A Walk Through Time in St. Fachtnan’s Cathedral and environs in Kilfenora followed by home-made scones and tea/coffee.
A synopsis of the ecclesiastical history of St. Fachtnan’s monastic settlement in Kilfenora including its medieval cathedral and high crosses followed by refreshments.
St. Fachtnan from Roscarberry in West Cork, whose memory the cathedral is dedicated is said to have founded a monastery in Kilfenora in the 6th Century.
The first written reference to a Catholic church existing in Kilfenora is from 1055 when Murrogh O’Brien burned a church and slew most of the village inhabitants plundering about 100 houses.
In 1115 Kilfenora was chosen to be an espiscopal church at the synod of Rathbreasil. In 1152 at the Synod of Kells, Kilfenora was granted its first Catholic Bishop and the diocese of Kilfenora then contained the baronies of Burren and Corcomoroe. At this time, many ornate High Crosses were erected to honour the setting up of the new Cathedral and the arrival of the first Bishop. Some of these crosses still exist today and they can be seen within the grounds of the Cathedral. In the 12th and 13th Centuries, Kilfenora was known as ‘The City of the Crosses’.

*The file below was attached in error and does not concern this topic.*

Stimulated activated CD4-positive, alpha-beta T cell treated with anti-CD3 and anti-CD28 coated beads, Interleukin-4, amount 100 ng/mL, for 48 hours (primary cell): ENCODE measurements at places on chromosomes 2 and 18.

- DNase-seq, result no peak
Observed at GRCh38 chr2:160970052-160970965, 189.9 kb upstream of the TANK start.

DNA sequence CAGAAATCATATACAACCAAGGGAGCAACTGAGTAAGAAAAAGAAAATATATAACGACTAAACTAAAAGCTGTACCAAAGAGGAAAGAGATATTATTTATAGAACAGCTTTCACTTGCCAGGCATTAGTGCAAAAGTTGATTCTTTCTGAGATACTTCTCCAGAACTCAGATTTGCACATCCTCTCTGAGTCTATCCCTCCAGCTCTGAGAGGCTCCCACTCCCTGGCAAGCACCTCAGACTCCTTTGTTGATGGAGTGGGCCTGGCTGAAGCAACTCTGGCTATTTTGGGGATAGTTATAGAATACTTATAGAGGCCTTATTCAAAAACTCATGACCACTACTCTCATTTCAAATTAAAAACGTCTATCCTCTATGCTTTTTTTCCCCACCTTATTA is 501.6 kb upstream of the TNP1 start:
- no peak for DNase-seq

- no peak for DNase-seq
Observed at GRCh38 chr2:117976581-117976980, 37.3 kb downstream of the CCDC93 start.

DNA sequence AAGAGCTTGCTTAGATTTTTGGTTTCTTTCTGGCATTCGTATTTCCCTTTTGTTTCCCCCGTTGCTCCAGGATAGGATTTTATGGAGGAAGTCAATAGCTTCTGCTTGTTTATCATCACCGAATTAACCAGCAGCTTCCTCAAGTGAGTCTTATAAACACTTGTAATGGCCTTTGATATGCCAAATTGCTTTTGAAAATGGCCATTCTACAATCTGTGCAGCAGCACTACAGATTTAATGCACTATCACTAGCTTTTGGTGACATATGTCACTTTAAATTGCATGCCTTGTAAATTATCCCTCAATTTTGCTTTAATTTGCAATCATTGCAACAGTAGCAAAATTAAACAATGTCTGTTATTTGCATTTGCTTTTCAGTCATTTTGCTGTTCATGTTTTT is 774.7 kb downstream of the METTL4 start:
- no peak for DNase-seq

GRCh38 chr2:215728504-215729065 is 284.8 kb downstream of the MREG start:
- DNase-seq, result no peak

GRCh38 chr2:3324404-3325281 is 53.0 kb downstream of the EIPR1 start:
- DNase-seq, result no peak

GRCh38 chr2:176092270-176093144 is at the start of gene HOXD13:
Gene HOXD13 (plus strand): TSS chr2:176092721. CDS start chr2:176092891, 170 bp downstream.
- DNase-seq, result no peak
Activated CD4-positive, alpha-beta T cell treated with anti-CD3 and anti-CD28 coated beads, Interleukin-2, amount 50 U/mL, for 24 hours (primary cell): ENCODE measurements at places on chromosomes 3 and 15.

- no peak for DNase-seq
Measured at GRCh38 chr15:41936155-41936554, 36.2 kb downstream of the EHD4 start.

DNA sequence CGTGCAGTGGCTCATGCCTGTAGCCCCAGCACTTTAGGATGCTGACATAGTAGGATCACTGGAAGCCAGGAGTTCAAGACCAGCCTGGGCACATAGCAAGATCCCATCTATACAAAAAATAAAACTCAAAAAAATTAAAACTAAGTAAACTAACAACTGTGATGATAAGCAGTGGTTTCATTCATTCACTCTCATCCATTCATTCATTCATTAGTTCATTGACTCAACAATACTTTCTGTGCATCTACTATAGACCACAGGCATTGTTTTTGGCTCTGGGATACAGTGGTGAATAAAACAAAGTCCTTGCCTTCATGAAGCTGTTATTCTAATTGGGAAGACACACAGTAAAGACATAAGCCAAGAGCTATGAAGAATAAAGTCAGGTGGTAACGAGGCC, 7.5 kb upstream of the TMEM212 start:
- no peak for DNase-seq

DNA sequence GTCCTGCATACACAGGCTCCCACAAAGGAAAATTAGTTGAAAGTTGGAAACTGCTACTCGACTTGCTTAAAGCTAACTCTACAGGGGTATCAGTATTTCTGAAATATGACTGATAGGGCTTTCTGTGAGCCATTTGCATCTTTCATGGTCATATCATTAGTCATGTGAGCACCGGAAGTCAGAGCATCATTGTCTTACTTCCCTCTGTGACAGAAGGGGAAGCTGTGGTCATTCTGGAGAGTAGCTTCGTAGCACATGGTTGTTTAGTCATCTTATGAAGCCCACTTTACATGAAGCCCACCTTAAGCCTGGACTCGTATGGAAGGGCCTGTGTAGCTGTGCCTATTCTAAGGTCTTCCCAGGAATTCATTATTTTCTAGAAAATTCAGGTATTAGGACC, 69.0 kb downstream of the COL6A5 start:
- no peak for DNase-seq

In 1866, the Bishop of Galway became the apostolic administrator of the Kilfenora Diocese on behalf of the papacy. The last Bishop to administer the diocese of Kilfenora from within the area, Bishop Patrick Fallon, retired in 1866. Enjoy home-made scones and tea in The Burren Centre Tea Rooms.
3pm, €10 per person, Book: firstname.lastname@example.org
Burren Centre & Café, Kilfenora. Tel: 065 708 8030